The only other worthwhile skit was the main sketch involving the Warners. These three were 'inkblot' characters (think Bosko and Honey) who had finally escaped the confines of the WB water tower and now are free to wreck havoc, while the WB CEO Thaddeus Plotz assigns studio shrink Dr. Scratchnsniff, bombshell Hello Nurse and not-too-bright Ralph the Security Guard to control them. For the most part, they would annoy someone that they would think is being too strict, rude or unfair until they suffer a nervous breakdown. While I don't know if this skit screamed "classic", it was the third best skit probably because it was the only other skit that worked. They probably should be happy that Slappy never got her own show or "Animaniacs" would have sunk like a rock.

This is where the series would stumble most: the fact the rest of the skits are not anywhere near as successful. They're not flat-out duds, as they can be funny, but aren't in the same camp as the previous three.

"The Goodfeathers" is a pigeon-styled spoof on the movie "The Godfather", where three pigeons--Bobby, Squit and Pesto--would constantly strive to be the best in anything they did. This is ultimately an uneven skit--when it works, it works, when it doesn't, it doesn't. Another thing about it we REALLY need yet another spoof of the mafia? I mean, hasn't organized crime been satirized to the point of being overspoofed? The pigeon twist doesn't make it a whole lot different, and if I never saw another joke on the mafia, I'd be fine.

"Minerva Mink" is a skit which starred a very feminine seductress/siren/furry chick with the voice of Julie Brown who, while on the prowl for a perfect boyfriend, also doubles as a lust target. Probably intended to imitate the essence of the cartoons that Tex Avery was known for, I understand there is a cult surrounding Minerva and I thought the skit itself was fine, but...I think calling this a full-fledged "skit" is really stretching it. Of all the "Animaniacs" sketches, the cartoons that directly starred Minerva numbered only two cartoons--"Meet Minerva" and "Moon Over Minerva"--which outside the ensemble parts, is all she did. To its credit though, the guys at the WB couldn't make full use of her. The cartoons that starred her made heavy use of sex humor, which in a slapstick comedy series for children (one wonders what would have happened if the guys at Time Warner saved this idea for when Cartoon Network's Adult Swim hit. Hmm...)...not exactly a match made in Heaven. In addition, she's shallow, self-absorbed and vain--probably also considered a bad role model for the little girls watching.

My thoughts on Minerva? Lola Bunny, she's nice-looking and stuff, but I was never crazy for her. I know, I know. Call me stupid, call me crazy, crazy me a homo, but I wasn't lusting after Minerva's every frame like some of her other fans. If her skit wasn't so 'mature', she probably would've gotten more, but as it is it just doesn't fit in with the rest of the series.

I'm more of a Fifi fanboy myself... :)

"Chicken Boo" is a sketch that involves a giant chicken that wears a disguise to look like a man but is eventually unmasked. It is funny and the comedy works, but...I don't know if this is really a 'skit' so much as it is a big glorified running joke.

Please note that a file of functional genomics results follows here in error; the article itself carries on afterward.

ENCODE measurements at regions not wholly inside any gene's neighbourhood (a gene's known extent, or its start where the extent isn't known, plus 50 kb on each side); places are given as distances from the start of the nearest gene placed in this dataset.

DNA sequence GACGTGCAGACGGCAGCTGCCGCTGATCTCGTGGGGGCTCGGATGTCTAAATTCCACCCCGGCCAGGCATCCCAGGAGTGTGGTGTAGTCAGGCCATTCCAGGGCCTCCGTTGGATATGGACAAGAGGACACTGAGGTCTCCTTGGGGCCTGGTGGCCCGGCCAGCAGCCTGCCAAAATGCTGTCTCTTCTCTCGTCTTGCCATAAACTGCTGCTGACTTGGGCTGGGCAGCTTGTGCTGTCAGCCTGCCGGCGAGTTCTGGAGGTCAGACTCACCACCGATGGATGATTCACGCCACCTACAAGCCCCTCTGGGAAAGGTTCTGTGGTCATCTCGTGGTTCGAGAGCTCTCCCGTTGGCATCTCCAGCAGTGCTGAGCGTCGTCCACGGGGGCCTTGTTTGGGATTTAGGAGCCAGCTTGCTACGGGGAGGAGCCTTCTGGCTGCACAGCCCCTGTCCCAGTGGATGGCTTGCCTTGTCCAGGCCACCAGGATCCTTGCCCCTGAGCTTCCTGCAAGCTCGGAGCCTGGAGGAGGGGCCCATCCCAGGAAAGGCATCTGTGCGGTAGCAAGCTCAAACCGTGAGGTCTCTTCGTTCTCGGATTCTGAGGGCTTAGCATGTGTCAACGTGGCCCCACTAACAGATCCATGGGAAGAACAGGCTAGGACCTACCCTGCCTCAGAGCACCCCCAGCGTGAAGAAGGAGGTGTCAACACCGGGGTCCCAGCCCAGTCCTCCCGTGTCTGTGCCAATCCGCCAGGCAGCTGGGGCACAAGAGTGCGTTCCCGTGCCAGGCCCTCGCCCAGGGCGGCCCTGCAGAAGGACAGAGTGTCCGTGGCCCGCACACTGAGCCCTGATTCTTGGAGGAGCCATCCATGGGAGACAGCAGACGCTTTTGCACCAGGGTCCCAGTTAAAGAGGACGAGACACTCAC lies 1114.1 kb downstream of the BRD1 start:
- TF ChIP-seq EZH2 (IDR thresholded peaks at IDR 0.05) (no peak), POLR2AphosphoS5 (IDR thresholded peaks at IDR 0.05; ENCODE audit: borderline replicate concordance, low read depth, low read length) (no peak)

"Buttons and Mindy" is something that I know viewers couldn't wait to be over. The cartoon was about a mom that lets her baby girl play outside and wants the dog to watch her, while telling him not to touch something. Then something that perks the girl's interest and goes after it, while her dog is trying his hardest to ensure she is not hurt, and it ends where the mom is clueless of her daughter's adventure, but Buttons gets in trouble for accidently sabotaging what he was not supposed to touch. Much like the old cartoons with Popeye and Swee'Pea, but not anywhere as successful. It's only cosmetically different from cartoon to cartoon--and it immediately becomes formulaic and repetitive. I would have a hard time finding anyone who liked this skit in the long run.

"Rita and Runt" is another failed sketch. It's about a streetwise queen cat and a slow-witted, benign dog who had become strays and search for a home or at least some food. This sketch is known for its use of singing. Rita has a singing voice which is done by Bernadette Peters who has a nice voice, I can attest. I can draw the similarities to John Steinbeck's "Of Mice and Men" so often used for comedy in the old Looney Tunes cartoons, but still, I didn't like this one too much. It's not especially funny and the constant singing, almost like they didn't know what else to do, doesn't make it any better.

"Katie Kaboom"--no explanation is required, but here goes. It's about a teenage girl who, upon being angered/annoyed/irritated/something doesn't go her way becomes a vicious monster that her family must attempt to defuse. Free of comedy as it is of depth and variety.

"The Hip Hippos" is a sketch that probably all fans will dub "sucks". It is about two immense, pampered, endangered hippos who live the luxury life while a zoologist would try to lure them away from danger--usually to her own detriment. This part of the show was anything but funny.

Then there some 'quick fillers' like "Dot's Poetry Corner", "Good Idea/Bad Ideas" and musical numbers on a certain topic. Examples include the Presidents of the U.S., the U.S. State captials, the planets in our solar system, all the nations of the world...and so forth. I never cared for the first one, the "Good Idea/Bad Ideas" are funny but probably shouldn't be considered one of the series' absolute highlights, and the songs? Well, the music is very well-written, and something I would want to listen to again and again, but in a time when I can buy a song for only a dollar, buying just the song for only a buck that I can burn onto a CD and put in my car will suffice. So, why should I want to shell out $40-$50 for the series in a complete comprehensive boxset just for two or three creative songs? That's...kind of a waste of money.